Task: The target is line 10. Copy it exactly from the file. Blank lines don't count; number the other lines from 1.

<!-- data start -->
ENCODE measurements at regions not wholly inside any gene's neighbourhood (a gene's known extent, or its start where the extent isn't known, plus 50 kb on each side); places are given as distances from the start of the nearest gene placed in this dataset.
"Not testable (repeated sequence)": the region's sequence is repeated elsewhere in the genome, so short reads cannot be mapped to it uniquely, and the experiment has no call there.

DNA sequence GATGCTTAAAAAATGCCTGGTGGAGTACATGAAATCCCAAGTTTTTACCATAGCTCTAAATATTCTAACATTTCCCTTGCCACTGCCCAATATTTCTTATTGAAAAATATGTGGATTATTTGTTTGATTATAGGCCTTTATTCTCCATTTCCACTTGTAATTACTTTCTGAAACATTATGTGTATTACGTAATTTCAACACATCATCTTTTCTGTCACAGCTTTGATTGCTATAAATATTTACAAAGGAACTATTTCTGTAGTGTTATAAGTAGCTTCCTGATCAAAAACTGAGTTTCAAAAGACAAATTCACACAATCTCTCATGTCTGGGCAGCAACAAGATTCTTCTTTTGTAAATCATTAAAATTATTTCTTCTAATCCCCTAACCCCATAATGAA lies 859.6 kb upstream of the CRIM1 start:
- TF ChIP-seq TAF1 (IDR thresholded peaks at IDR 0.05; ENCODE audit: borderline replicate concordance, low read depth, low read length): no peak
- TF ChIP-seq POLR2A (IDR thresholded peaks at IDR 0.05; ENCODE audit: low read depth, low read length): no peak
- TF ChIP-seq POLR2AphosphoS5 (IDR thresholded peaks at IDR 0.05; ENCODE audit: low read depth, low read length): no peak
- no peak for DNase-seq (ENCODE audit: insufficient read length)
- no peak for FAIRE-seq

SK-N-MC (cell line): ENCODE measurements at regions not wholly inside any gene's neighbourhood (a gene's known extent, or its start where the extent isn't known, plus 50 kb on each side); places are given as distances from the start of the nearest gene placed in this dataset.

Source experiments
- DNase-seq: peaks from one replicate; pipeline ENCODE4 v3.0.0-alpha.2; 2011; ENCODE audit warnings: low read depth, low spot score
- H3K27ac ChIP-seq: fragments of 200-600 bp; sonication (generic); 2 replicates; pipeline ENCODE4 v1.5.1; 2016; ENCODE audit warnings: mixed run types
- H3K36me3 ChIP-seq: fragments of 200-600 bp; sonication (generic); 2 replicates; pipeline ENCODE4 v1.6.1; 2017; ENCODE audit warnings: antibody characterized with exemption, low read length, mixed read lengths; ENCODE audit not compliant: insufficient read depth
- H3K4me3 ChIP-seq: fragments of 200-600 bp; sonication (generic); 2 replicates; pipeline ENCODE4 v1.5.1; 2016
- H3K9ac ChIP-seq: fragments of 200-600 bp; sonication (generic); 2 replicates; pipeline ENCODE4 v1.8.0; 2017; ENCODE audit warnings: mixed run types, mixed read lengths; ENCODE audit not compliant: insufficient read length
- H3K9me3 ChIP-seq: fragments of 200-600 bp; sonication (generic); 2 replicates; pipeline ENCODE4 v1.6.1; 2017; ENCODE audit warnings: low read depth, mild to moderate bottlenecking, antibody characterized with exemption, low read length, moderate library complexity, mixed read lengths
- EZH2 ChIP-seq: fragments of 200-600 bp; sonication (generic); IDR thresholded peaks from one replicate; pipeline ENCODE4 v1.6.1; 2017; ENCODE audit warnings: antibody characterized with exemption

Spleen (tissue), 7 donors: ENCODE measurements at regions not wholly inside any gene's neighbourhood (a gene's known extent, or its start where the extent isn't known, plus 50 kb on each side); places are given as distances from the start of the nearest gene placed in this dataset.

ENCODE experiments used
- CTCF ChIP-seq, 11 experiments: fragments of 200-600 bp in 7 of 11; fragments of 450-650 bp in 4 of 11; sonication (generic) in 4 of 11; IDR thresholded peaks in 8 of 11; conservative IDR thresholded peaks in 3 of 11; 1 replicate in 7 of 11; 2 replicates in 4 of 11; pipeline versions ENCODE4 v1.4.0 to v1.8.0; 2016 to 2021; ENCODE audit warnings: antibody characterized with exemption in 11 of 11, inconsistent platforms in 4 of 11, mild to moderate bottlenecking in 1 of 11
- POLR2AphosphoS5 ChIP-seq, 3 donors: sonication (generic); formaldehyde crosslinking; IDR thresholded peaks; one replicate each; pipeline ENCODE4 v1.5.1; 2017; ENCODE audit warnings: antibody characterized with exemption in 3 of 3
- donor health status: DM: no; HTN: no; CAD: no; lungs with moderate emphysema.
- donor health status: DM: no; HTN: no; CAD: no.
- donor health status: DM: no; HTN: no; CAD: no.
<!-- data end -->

Source experiments